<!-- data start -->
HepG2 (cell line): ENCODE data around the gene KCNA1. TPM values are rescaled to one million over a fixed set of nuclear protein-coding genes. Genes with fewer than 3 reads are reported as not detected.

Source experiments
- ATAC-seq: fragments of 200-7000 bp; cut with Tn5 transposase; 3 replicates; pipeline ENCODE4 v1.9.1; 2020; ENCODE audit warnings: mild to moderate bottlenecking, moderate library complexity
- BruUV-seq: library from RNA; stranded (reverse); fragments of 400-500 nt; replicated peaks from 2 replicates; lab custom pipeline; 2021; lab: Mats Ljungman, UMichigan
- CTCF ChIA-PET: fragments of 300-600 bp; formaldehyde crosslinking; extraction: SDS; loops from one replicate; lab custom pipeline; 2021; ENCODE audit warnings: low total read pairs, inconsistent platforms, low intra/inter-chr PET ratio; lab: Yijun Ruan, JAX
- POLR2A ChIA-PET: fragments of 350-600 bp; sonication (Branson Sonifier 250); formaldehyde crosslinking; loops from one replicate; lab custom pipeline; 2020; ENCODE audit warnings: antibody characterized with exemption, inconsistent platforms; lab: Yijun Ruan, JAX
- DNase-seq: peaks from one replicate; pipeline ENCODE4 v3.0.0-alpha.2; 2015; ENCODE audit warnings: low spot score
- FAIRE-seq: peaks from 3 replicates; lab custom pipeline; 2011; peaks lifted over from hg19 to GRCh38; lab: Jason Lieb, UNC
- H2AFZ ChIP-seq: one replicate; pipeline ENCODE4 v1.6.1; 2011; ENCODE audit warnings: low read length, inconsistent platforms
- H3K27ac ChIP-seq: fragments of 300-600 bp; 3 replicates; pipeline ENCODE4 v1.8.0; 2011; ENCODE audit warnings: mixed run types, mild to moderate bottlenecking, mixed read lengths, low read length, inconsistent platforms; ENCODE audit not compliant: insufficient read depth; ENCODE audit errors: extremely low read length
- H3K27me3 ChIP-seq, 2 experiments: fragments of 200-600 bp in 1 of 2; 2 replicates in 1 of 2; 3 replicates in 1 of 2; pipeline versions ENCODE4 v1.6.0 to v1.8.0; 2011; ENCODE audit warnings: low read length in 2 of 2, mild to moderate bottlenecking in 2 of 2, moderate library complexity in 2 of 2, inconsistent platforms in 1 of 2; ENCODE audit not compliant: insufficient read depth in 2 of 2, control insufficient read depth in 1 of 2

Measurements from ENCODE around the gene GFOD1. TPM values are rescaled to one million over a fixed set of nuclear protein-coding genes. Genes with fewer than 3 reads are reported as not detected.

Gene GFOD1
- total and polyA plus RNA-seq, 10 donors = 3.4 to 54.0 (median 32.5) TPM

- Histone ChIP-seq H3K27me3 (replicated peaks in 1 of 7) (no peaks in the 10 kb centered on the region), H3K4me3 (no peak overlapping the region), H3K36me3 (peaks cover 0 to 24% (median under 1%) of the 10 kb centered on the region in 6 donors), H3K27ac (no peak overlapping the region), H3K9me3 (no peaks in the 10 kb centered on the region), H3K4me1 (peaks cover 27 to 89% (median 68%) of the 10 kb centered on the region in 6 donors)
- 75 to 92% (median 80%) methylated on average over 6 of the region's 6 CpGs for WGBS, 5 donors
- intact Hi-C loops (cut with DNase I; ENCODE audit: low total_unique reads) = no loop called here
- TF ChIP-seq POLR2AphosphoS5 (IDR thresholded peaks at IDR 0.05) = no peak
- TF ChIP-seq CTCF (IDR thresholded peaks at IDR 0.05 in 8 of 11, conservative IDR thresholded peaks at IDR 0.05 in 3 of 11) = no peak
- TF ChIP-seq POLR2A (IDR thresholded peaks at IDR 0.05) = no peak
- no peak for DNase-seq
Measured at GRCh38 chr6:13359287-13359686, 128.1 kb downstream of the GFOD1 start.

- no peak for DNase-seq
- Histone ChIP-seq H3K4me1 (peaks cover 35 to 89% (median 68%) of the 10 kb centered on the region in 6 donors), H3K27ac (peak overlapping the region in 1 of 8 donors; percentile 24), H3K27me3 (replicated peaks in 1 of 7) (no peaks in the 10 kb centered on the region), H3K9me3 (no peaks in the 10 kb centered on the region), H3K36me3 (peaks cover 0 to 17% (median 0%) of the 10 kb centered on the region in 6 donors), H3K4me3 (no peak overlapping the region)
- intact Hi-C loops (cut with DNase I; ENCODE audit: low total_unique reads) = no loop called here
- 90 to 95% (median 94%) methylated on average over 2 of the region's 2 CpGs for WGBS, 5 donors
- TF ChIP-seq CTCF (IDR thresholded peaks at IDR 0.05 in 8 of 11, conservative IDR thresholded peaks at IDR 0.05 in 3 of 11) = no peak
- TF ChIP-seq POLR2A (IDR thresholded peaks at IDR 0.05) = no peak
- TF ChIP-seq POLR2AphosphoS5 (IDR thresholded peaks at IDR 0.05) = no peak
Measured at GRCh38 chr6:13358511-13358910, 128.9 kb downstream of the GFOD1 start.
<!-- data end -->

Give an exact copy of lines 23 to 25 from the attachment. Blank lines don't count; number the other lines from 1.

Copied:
- no peak for DNase-seq
- Histone ChIP-seq H3K4me1 (peaks cover 35 to 89% (median 68%) of the 10 kb centered on the region in 6 donors), H3K27ac (peak overlapping the region in 1 of 8 donors; percentile 24), H3K27me3 (replicated peaks in 1 of 7) (no peaks in the 10 kb centered on the region), H3K9me3 (no peaks in the 10 kb centered on the region), H3K36me3 (peaks cover 0 to 17% (median 0%) of the 10 kb centered on the region in 6 donors), H3K4me3 (no peak overlapping the region)
- intact Hi-C loops (cut with DNase I; ENCODE audit: low total_unique reads) = no loop called here